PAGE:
Slow Stitching/Fast Dyeing: Finding Balance in Your Life and Art

This workshop will introduce you to the wide, wide, world of dye and stitching techniques to create unique surface designs. Using MX Dye (fiber reactive dye) and Indigo, we will dye fabric using the Japanese method of Shibori resists, including Arashi, Nui, Kumo, and Itajime. We will also be exploring experimental methods of resisting dye using glue, flour and more. Towards the second half of the workshop, we will be exploring deconstructed silkscreening and how to integrate this process with the rest of what you have learned in this class. Deconstructed silkscreening is the process of creating a textured rubbing on a silkscreen using thickened dye and creating monoprints on your work surface.

Throughout the course, we will be creating a collection of samples that can be used to create fabric collages. I encourage you to explore a range of embroidery stitches and discuss how to integrate them into your work to create texture and resists within fabric. Playing with color and learning how to work in layers will be a big focus and conversation throughout the workshop. You will be creating a collection of fabric collages based on your own fabrics.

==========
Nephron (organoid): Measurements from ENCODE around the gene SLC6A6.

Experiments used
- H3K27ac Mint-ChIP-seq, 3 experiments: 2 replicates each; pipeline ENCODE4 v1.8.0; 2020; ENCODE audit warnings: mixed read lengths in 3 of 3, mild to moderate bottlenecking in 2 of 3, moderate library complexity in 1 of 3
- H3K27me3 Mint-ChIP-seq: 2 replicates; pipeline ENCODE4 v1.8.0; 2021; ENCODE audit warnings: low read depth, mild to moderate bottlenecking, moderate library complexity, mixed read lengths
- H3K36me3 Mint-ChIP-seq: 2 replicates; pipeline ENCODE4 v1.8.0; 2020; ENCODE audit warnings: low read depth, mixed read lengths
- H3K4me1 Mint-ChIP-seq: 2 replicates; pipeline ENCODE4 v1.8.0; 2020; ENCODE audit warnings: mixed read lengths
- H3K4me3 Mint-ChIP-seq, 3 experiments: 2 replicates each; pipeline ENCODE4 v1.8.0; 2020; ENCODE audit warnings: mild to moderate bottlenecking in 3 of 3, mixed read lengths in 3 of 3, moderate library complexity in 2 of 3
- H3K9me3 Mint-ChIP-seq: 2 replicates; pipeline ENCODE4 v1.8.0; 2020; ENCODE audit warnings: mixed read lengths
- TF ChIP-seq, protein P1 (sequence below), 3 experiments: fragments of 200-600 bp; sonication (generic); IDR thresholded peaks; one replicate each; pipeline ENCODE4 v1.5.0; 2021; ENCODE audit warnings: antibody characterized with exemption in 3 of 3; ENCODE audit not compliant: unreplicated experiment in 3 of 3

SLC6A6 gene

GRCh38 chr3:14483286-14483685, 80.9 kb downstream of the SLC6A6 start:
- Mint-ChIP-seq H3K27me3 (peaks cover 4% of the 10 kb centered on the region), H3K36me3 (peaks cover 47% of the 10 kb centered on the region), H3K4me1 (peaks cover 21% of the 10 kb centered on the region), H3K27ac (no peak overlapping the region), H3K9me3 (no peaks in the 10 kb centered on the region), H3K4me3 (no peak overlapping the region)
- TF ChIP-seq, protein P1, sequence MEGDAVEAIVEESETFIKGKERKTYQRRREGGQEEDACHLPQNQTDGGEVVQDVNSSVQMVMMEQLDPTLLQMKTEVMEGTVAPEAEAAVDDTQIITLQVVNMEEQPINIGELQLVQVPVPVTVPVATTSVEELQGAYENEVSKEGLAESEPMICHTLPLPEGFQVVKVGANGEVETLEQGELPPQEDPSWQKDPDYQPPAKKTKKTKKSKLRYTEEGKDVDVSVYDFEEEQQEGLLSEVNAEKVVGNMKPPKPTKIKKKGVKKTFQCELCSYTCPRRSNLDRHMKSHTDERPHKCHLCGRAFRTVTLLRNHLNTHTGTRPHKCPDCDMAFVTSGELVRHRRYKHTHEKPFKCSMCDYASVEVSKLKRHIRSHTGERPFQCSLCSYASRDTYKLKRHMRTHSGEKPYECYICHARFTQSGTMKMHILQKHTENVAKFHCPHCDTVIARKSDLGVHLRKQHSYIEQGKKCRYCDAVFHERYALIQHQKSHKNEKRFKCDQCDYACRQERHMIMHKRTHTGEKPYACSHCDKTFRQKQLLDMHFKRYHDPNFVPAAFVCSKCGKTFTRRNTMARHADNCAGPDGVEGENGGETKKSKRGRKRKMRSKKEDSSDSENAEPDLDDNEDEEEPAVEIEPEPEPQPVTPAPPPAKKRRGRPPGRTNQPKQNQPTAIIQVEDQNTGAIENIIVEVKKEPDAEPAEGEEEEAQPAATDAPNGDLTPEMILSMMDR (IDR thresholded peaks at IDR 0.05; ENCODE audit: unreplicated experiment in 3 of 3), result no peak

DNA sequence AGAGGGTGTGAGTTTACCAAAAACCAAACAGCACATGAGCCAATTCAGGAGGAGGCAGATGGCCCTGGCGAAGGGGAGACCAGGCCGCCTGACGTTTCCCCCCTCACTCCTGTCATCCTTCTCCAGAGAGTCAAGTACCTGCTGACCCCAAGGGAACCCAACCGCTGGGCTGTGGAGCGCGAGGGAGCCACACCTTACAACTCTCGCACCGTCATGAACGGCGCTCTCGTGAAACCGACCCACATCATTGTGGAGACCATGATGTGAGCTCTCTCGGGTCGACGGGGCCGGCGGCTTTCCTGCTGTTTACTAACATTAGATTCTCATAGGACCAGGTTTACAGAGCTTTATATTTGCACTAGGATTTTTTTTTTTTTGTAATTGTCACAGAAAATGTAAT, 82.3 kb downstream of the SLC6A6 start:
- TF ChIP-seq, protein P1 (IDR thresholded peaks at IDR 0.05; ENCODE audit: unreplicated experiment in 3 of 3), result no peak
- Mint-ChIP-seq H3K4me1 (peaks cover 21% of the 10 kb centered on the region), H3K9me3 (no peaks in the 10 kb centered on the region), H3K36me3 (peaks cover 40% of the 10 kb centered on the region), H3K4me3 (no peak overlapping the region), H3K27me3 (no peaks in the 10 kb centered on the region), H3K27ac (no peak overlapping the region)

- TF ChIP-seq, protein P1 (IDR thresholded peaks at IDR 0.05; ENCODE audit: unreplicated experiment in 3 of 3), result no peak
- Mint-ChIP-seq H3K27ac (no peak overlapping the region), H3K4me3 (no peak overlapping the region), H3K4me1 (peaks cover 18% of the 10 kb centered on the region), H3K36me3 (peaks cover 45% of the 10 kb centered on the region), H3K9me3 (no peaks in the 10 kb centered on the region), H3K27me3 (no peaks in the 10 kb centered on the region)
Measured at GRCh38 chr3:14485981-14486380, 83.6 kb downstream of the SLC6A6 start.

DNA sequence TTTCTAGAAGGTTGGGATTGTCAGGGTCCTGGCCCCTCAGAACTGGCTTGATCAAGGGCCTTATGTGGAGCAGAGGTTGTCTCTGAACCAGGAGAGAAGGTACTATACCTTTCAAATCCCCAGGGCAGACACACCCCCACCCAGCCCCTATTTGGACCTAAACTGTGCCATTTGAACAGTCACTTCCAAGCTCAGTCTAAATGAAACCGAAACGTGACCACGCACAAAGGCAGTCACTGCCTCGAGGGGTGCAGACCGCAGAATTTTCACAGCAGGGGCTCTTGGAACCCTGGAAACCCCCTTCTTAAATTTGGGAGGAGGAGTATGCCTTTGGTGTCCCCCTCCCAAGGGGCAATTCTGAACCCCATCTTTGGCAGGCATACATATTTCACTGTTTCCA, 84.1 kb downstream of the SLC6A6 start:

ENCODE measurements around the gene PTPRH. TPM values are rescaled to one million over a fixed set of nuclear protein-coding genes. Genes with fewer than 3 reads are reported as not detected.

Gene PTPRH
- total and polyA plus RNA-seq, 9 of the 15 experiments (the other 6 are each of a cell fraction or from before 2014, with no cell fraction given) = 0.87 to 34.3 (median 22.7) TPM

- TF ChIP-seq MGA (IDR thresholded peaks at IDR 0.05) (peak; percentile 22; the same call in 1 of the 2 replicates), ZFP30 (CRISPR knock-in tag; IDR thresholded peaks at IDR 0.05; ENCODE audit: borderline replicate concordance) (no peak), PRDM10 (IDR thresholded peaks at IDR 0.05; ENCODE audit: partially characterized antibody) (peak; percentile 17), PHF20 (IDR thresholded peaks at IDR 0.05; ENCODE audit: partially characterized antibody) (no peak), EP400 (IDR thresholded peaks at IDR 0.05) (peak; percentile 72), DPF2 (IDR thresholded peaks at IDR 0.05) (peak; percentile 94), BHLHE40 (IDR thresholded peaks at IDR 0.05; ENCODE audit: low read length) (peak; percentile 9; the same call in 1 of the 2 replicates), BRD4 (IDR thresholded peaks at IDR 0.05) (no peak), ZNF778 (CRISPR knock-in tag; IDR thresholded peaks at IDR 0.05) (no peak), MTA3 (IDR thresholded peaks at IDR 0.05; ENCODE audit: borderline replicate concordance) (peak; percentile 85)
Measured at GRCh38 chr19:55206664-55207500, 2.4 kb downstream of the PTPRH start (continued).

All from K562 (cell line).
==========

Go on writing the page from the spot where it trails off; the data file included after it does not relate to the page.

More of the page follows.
What you will learn:

  • Dyeing with two very different types of dye, MX and Indigo

  • Many different resist techniques

  • How to build up layers of texture and patterns

  • Using a silkscreen to create a dye monoprint

  • Basic embroidery stitches

  • Composition

Supplies for the first class:

  • Paper scissors

  • Fabric scissors

  • Pencil and/or pen

  • Sketchbook or notebook

  • An embroidery hoop

  • Crewel or embroidery needles

Additional supplies, to be discussed at the first class:

  • An assortment of fabrics and textiles for stitching, dyeing, and piecing

  • Beads, sequins, trim, etc. to add to and accent your work

  • Apron

  • Dishwashing gloves

  • Old credit cards

  • Four C-clamps

  • Plastic containers with lids (plastic food containers work great). Be sure to write your names on the lids.

  • Low relief plastic items to be used to take rubbings

  • Extra cotton or silk yardage

  • Silkscreens, preferably 16” x 20”, available at Artist & Craftsman.